ESPN Executive: 3D Adoption Growing18 May, 2011 By: Chris Tribbey
LOS ANGELES — When ESPN 3D launched in June 2010, Bryan Burns, VP of strategy business planning and development, said the network was seriously concerned about whether the station would flop.
With few 3DTVs in the market at launch, “we didn’t know if we would have any subscribers,” he said, speaking this week at the Display Week 2011 conference held by the Society of Information Display. “A small problem.”
Nearly a year later, thanks to carriage deals with DirecTV, Comcast, AT&T U-verse, Time Warner Cable and, mostly recently, Verizon FiOS, ESPN 3D has 65 million households that can subscribe to the channel — assuming they have 3DTVs, of course.
“What a difference a year makes,” he said. “All has fallen nicely into place.”
In a positive note for the 3D at home industry, Burns said adoption of ESPN 3D has far outpaced adoption of ESPN HD when it first launched in early 2003. The station celebrated its 104th 3D telecast March 17 with the broadcast of game one between the Dallas Mavericks and Oklahoma City Thunder in the NBA Western Conference finals.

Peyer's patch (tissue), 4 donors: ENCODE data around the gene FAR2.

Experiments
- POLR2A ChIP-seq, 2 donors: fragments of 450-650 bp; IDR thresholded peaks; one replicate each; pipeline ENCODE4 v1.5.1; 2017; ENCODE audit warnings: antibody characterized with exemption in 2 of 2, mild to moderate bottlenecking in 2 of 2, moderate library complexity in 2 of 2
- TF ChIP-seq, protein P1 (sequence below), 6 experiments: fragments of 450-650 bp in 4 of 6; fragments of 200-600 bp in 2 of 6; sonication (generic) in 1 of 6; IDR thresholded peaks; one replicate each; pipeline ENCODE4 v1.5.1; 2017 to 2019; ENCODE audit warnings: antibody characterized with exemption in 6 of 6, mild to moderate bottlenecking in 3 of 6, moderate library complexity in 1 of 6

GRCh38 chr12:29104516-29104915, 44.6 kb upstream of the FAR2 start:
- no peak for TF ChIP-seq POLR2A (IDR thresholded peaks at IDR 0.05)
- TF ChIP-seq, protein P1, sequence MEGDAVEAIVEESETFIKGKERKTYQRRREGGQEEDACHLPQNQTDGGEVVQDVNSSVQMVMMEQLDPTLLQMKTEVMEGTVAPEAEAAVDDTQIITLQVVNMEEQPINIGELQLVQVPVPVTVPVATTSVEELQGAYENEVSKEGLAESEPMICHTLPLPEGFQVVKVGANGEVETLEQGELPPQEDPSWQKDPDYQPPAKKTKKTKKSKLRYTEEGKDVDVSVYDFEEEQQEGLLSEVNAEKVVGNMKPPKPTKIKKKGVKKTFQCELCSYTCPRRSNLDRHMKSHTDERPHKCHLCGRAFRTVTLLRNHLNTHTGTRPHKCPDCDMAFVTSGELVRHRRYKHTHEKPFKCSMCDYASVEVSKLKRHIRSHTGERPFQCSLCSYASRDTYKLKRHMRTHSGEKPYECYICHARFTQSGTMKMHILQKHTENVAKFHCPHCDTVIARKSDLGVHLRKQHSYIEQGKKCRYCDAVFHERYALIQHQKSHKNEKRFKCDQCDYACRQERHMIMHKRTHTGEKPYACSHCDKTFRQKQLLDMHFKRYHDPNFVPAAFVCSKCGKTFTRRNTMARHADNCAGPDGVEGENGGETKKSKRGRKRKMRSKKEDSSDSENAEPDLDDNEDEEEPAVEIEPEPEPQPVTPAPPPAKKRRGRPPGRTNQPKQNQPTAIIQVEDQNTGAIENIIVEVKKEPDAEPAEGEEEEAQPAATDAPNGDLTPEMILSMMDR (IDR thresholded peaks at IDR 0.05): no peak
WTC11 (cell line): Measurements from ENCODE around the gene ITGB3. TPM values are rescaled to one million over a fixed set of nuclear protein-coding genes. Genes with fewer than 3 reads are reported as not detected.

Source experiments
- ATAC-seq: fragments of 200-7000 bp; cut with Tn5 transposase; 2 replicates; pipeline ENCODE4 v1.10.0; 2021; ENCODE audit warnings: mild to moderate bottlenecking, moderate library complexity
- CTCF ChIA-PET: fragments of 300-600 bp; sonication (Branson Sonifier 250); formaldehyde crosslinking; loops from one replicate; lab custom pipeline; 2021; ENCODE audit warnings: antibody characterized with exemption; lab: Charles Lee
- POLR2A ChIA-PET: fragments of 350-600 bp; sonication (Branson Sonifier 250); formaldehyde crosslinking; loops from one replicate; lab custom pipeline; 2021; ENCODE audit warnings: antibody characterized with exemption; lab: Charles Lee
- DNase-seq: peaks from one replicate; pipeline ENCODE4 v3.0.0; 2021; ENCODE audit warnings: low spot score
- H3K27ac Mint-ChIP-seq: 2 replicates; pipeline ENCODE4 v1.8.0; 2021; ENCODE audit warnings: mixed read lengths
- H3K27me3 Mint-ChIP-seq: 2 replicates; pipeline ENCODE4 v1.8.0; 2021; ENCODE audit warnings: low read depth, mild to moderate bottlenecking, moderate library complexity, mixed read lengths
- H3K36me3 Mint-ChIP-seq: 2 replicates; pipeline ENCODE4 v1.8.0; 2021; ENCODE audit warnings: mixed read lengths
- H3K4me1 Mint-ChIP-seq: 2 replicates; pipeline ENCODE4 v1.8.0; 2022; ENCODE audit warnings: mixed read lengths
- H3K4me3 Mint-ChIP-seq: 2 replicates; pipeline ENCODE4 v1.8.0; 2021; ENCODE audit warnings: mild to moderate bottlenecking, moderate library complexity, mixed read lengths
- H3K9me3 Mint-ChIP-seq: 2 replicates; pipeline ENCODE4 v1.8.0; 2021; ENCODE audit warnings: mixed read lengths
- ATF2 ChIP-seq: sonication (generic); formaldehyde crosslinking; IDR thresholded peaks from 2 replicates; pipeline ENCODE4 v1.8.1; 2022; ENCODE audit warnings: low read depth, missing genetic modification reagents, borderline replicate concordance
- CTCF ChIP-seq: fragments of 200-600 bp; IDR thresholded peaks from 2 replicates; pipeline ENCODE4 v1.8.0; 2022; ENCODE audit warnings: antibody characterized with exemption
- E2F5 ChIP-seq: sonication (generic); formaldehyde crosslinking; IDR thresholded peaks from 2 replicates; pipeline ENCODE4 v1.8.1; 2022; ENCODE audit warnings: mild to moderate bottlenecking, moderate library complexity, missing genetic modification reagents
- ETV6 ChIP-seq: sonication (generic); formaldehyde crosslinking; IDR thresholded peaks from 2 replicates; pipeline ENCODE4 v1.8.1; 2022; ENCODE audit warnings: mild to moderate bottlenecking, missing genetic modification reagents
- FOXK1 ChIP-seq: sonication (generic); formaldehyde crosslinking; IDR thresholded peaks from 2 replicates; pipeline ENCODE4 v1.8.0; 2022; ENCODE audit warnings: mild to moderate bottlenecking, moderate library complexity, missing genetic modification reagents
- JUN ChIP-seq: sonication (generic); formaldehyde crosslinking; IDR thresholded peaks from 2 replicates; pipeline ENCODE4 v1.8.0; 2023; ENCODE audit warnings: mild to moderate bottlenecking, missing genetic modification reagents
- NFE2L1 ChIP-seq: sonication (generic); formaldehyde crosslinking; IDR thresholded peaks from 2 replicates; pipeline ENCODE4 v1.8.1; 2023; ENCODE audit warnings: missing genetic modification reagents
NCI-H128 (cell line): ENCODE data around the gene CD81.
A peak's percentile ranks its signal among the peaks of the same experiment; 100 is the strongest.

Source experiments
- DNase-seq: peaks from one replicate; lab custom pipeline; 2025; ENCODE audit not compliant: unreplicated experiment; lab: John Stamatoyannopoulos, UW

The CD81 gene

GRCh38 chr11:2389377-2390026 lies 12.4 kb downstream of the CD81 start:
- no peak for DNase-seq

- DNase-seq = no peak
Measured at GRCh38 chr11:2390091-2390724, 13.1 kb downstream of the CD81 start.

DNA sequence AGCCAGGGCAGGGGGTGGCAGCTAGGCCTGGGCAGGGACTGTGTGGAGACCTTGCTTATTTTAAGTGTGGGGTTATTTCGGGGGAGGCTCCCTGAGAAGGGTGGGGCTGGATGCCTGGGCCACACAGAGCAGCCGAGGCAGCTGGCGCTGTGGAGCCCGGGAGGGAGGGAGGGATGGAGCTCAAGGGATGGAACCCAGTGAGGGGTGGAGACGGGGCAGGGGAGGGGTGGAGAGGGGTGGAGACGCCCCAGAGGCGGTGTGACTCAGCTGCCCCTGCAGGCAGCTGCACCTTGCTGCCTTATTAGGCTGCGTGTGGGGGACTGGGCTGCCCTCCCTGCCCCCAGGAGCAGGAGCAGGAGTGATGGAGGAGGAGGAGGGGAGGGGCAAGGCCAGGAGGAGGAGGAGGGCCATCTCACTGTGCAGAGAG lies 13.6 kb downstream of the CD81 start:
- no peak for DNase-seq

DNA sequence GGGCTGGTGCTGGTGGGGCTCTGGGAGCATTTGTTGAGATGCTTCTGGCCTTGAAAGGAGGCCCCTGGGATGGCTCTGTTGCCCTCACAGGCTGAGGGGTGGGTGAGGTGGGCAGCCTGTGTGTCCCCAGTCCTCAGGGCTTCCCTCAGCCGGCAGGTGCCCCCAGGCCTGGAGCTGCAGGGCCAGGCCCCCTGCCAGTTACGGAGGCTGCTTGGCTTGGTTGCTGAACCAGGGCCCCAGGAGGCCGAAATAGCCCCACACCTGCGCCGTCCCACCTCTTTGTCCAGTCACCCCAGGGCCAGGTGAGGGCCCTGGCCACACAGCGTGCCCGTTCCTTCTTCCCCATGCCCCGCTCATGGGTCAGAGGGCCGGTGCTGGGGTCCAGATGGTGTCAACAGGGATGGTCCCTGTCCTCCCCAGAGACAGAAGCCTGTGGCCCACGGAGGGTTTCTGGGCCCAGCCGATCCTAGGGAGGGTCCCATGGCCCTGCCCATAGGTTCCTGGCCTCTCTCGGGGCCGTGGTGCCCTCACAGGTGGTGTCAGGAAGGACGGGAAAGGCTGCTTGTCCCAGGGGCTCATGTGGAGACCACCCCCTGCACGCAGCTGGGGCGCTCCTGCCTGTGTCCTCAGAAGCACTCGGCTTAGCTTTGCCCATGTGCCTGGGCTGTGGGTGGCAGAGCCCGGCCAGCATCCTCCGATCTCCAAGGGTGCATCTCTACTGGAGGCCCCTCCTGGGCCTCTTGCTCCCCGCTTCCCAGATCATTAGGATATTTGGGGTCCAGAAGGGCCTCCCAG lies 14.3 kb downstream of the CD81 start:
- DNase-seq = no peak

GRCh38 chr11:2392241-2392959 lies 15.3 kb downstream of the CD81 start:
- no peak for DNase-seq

“Consumer replacement cycles [for TVs] are shrinking,” Burns noted, adding that research shows a year-over-year price $978 price drop in 3DTVs. He added that 14 months ago there were only 19 3DTV models, while there were more than 60 as of March. And with Blu-ray 3D discs being released at a quickening pace, content from both studios and broadcasters is giving consumers more incentive to make the 3DTV leap, he said.
“We’ve come a long way in a short time from Hannah Montana and anaglyph glasses,” Burns said.
While the production costs to shoot sports in 3D are expensive — ESPN uses two separate crews to shoot a 3D sporting event, one for regular broadcast, one for 3D — the network is seeing positive consumer feedback for both content and 3D advertising.